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Provide a better user experience when connecting/disconnecting to/from various dynamically configured networks. Must gracefully handle falling back to static configurations.

  • Add network-manager to default install.
  • Allow switching to static network assignments by adding hook to network-manager drop-down.
  • Allow switching to dynamic network assignments by adding hook to g-s-t's network-admin.
  • Allow activating/deactivating ifupdown interfaces in n-m, if code changes are minimal.


For mobile users of Ubuntu, there is no easy default way to handle network roaming. While network-admin can allow for the configuration of both static and DHCP-controlled interfaces, wireless network selection is needed. While network-manager can be used for DHCP-controlled interfaces and wireless network selection, static network management is needed.

Use cases

  1. Brian travels between home, work, and conferences with his laptop. Each location has a wireless network available, but the available ESSIDs may not be known ahead of time. He wants a simple drop-down list of available wireless networks that he can connect to.
  2. Bryce takes his laptop with him on customer visits where he uses DHCP for his wired connections. However, when returning to the office, he needs to switch back to a static wired network assignment.
  3. Bart wants to be able to manually enable and disable his manually configured interfaces from network-manager.
  4. Bilbo wants to be able to send out email from his postfix queues whenever a network becomes available with network-manager (ifup.d scripts need to be run by network-manager).


The intention is to make the least possible number of changes to network-manager and network-admin, in an attempt to satisfying this spec, with the expectation that post-feisty versions of network-manager will have solved the lack of static address management.


Currently in Ubuntu, network-manager totally ignores interfaces that have been modified in /etc/network/interfaces, and getting it to notice them again requires manually editing /etc/network/interfaces.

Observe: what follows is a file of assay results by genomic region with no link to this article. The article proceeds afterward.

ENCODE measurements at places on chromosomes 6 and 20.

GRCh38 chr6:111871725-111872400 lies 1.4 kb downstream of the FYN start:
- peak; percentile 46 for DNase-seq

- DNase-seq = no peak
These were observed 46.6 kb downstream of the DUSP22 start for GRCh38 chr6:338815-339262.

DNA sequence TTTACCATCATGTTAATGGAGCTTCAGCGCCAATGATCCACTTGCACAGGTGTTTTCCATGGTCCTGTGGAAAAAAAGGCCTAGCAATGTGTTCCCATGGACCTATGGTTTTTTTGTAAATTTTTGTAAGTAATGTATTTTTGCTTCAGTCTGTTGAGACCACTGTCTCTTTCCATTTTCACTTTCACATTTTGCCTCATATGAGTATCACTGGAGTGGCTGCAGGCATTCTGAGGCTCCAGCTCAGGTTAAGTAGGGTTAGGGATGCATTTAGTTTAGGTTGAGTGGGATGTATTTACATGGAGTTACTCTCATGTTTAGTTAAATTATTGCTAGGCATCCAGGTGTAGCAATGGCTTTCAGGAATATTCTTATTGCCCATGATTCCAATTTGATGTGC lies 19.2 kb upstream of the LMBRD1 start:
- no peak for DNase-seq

To fix this temporarily (until Network Manager can do static configuration itself), we will let people specify automatic configuration per interface in network-admin. In more detail:

  • The misuse of checkboxes (especially indeterminate checkboxes) next to the interfaces should be removed. Instead, if an interface is not configured by network-admin, "This network interface is not configured" should instead read "Managed automatically" if the interface is controlled by Network Manager.

  • In the "Properties" window for an interface, the "Enable this connection" checkbox should be replaced by a "Configure connection:" option menu with three items: "Off", Automatically", and "Manually". The rest of the controls in the window (other than Cancel+OK) should be available only if the menu is set to "Manually".
  • Network Manager's menu should include a "Manual Configuration..." item, which launches network-admin.

This is a stop-gap measure until upstream network-manager handles location-based static configurations. Pete Goodall will be communicating with Robert Love directly.


Gnome Code

  • Add "Configure Network Manually" to left-click drop-down item in nm-applet, which launches network-admin.
  • Replace network-admin's abuse of indeterminate checkboxes with more obvious icons representing "disabled", "enabled", and "automatic configuration".
  • Add "Configure Automatically" button to network-admin to restore control to network-manager.
  • Verify string additions and UI design with mpt.

KDE Code

  • Add "Configure Network Manually" to left-click drop-down item in knetworkmanager, which launches knetworkconf.
  • Add "Configure Automatically" button to knetworkconf to restore control to knetworkmanager.